All about Pensions
Apply here online for Pension Credit
You can use the online service if you have already applied for your State Pension.
Information you’ll need
You’ll need the following information about you and your partner if you have one:
National Insurance number
information about any income, savings and investments you have
information about your income, savings and investments on the date you want to backdate your application to (usually 3 months ago or the date you reached State Pension age)
You’ll also need your bank account details. Depending on how you apply, you may also be asked for your bank or building society name, sort code and account number.
Apply for here your Pension online.
the date of your most recent marriage, civil partnership or divorce
the dates of any time spent living or working abroad
your bank or building society details
the invitation code from the letter about getting your State Pension
If you do not have your letter and you’ll reach State Pension age in the next 3 months, you can request an invitation code.
This service is also available in Welsh (Cymraeg).
There’s a different process if you live in Northern Ireland.
Before you start
Applying online is the quickest way to get your State Pension, but you can also phone the Pension Service to get a State Pension claim form posted to you.
Send your completed form to:
Pension Service 8
Post Handling Site B
There’s a different way to claim your pension from abroad, including the Channel Islands.
If you do not want to claim yet, you can delay your State Pension.
Claiming your pension
You’ll be able to claim the new State Pension if you’re:
a man born on or after 6 April 1951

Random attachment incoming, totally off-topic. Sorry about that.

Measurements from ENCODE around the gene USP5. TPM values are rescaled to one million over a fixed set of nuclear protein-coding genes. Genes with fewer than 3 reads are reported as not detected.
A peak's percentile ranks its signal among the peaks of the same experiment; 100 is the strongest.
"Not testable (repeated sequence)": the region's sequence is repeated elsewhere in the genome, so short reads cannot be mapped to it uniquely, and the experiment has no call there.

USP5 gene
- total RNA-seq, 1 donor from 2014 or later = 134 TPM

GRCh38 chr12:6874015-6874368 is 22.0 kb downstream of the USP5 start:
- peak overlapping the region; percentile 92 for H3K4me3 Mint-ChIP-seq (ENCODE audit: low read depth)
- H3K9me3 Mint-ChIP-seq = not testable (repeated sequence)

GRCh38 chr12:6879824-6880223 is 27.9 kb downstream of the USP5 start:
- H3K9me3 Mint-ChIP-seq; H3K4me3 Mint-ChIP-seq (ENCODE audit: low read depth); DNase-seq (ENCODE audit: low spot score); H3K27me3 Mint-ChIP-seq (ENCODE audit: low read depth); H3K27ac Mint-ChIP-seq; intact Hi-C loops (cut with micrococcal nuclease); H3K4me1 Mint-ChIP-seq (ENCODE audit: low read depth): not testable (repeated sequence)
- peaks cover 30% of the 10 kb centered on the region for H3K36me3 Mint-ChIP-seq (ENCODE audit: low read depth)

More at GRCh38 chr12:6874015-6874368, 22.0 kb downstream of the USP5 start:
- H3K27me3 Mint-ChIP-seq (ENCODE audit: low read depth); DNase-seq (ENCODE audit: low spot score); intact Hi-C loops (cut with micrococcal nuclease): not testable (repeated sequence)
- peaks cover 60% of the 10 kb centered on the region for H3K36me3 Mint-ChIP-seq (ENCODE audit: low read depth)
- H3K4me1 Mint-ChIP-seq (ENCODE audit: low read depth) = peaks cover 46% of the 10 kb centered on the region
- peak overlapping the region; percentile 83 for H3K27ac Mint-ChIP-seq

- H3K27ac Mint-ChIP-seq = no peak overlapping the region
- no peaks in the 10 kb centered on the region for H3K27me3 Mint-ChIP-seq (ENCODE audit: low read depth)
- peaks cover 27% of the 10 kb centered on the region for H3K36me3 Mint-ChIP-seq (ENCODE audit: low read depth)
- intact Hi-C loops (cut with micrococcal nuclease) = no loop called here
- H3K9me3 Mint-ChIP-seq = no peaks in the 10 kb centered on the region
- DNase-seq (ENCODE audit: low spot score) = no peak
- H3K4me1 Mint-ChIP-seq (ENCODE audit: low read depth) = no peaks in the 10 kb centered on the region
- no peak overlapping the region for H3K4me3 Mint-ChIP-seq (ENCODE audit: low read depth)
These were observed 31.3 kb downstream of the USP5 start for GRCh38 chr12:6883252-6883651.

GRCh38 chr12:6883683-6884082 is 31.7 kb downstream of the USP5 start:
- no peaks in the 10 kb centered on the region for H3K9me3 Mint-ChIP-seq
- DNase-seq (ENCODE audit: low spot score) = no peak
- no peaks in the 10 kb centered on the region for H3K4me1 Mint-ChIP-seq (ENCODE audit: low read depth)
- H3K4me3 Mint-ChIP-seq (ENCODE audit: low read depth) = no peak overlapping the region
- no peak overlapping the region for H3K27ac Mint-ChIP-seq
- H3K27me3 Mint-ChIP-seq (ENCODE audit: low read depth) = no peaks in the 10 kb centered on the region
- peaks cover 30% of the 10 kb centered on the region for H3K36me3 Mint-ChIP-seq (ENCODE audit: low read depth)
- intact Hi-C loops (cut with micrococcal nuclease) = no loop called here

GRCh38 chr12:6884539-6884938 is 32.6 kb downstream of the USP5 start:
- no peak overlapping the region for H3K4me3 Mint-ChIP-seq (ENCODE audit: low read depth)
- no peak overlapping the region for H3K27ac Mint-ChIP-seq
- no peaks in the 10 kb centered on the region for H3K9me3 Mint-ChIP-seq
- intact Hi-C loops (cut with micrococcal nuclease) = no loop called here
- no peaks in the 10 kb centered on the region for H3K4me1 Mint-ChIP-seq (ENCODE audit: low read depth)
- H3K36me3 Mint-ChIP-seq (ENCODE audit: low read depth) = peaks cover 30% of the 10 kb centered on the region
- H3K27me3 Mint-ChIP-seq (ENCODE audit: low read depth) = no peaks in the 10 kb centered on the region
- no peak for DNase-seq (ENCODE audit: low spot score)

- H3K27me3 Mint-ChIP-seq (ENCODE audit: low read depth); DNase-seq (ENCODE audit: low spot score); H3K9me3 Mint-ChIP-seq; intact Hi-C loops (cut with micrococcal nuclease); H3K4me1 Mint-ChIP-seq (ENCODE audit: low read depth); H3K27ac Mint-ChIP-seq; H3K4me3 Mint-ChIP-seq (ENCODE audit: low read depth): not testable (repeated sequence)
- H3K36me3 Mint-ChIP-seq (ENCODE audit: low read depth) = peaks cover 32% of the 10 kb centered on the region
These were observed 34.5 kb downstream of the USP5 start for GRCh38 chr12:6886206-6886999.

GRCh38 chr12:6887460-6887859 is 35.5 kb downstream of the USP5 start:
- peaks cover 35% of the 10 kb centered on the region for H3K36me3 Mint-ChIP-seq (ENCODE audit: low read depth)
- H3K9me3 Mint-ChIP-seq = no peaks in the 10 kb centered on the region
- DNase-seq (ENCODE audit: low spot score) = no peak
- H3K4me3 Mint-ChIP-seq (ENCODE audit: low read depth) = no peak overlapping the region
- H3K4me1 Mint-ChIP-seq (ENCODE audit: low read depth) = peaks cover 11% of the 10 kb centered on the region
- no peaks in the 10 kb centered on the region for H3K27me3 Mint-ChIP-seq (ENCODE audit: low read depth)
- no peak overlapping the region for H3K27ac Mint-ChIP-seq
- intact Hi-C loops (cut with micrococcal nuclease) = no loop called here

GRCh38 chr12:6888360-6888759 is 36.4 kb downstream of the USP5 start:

a woman born on or after 6 April 1953
The earliest you can get the new State Pension is when you reach State Pension age.
If you reached State Pension age before 6 April 2016, you’ll get the State Pension under the old rules instead.
Your National Insurance record
You’ll usually need at least 10 qualifying years on your National Insurance record to get any State Pension. They do not have to be 10 qualifying years in a row.
This means for 10 years at least one or more of the following applied to you:
you were working and paid National Insurance contributions
you were getting National Insurance credits for example if you were unemployed, ill or a parent or carer
you were paying voluntary National Insurance contributions
If you’ve lived or worked abroad you might still be able to get some new State Pension.
You might also qualify if you’ve paid married women’s or widow’s reduced rate contributions.
Working after State Pension age
You do not have to stop working when you reach State Pension age but you’ll no longer have to pay National Insurance.
You can also request flexible working arrangements.
The full new State Pension is £185.15 per week.
The actual amount you get depends on your National Insurance record.
The only reasons the amount can be higher are if:
you have over a certain amount of Additional State Pension
You can get a State Pension forecast to find out how much you could get and when.
You might have to pay tax on your State Pension.
How it’s paid
After you’ve made a claim you’ll get a letter about your payments.
The new State Pension is usually paid every 4 weeks into an account of your choice. You’re paid in arrears (for the last 4 weeks, not the coming 4 weeks).
There are different rules if you live abroad.
Your first payment
Your first payment will be within 5 weeks of reaching State Pension age. You’ll get a full payment every 4 weeks after that.
You might get part of a payment before your first full payment. The letter will tell you what to expect.